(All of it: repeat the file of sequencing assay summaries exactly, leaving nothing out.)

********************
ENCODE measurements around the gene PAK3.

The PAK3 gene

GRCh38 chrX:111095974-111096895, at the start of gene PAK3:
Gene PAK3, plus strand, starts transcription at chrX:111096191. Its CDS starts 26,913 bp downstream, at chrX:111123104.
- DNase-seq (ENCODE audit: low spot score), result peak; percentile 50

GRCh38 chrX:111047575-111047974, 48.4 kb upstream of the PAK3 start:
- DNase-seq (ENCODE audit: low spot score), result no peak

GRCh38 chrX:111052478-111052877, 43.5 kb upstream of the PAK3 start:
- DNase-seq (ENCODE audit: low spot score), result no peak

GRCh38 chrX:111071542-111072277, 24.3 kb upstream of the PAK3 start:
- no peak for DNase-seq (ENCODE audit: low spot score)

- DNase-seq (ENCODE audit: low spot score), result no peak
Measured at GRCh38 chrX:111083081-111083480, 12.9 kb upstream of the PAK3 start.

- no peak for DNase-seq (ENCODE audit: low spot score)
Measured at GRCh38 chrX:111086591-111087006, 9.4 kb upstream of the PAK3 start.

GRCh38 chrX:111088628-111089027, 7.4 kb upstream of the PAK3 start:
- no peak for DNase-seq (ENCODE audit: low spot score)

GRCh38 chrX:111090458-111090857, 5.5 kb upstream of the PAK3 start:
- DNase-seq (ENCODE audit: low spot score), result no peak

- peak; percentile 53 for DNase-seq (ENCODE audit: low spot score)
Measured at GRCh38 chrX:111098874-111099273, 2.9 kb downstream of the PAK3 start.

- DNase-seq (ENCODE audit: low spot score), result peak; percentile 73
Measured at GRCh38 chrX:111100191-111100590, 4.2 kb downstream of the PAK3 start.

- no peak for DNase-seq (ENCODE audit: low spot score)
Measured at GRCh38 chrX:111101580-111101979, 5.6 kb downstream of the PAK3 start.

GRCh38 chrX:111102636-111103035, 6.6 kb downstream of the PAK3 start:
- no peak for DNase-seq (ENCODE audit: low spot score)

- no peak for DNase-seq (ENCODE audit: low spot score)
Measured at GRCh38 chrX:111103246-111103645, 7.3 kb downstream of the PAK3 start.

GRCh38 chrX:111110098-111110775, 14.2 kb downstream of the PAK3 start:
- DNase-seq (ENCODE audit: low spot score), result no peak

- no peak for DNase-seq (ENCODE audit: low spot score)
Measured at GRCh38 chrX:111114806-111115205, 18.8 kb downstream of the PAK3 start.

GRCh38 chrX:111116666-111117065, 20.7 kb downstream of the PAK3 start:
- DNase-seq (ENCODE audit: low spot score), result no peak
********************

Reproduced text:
ENCODE measurements around the gene PAK3.

The PAK3 gene

GRCh38 chrX:111095974-111096895, at the start of gene PAK3:
Gene PAK3, plus strand, starts transcription at chrX:111096191. Its CDS starts 26,913 bp downstream, at chrX:111123104.
- DNase-seq (ENCODE audit: low spot score), result peak; percentile 50

GRCh38 chrX:111047575-111047974, 48.4 kb upstream of the PAK3 start:
- DNase-seq (ENCODE audit: low spot score), result no peak

GRCh38 chrX:111052478-111052877, 43.5 kb upstream of the PAK3 start:
- DNase-seq (ENCODE audit: low spot score), result no peak

GRCh38 chrX:111071542-111072277, 24.3 kb upstream of the PAK3 start:
- no peak for DNase-seq (ENCODE audit: low spot score)

- DNase-seq (ENCODE audit: low spot score), result no peak
Measured at GRCh38 chrX:111083081-111083480, 12.9 kb upstream of the PAK3 start.

- no peak for DNase-seq (ENCODE audit: low spot score)
Measured at GRCh38 chrX:111086591-111087006, 9.4 kb upstream of the PAK3 start.

GRCh38 chrX:111088628-111089027, 7.4 kb upstream of the PAK3 start:
- no peak for DNase-seq (ENCODE audit: low spot score)

GRCh38 chrX:111090458-111090857, 5.5 kb upstream of the PAK3 start:
- DNase-seq (ENCODE audit: low spot score), result no peak

- peak; percentile 53 for DNase-seq (ENCODE audit: low spot score)
Measured at GRCh38 chrX:111098874-111099273, 2.9 kb downstream of the PAK3 start.

- DNase-seq (ENCODE audit: low spot score), result peak; percentile 73
Measured at GRCh38 chrX:111100191-111100590, 4.2 kb downstream of the PAK3 start.

- no peak for DNase-seq (ENCODE audit: low spot score)
Measured at GRCh38 chrX:111101580-111101979, 5.6 kb downstream of the PAK3 start.

GRCh38 chrX:111102636-111103035, 6.6 kb downstream of the PAK3 start:
- no peak for DNase-seq (ENCODE audit: low spot score)

- no peak for DNase-seq (ENCODE audit: low spot score)
Measured at GRCh38 chrX:111103246-111103645, 7.3 kb downstream of the PAK3 start.

GRCh38 chrX:111110098-111110775, 14.2 kb downstream of the PAK3 start:
- DNase-seq (ENCODE audit: low spot score), result no peak

- no peak for DNase-seq (ENCODE audit: low spot score)
Measured at GRCh38 chrX:111114806-111115205, 18.8 kb downstream of the PAK3 start.

GRCh38 chrX:111116666-111117065, 20.7 kb downstream of the PAK3 start:
- DNase-seq (ENCODE audit: low spot score), result no peak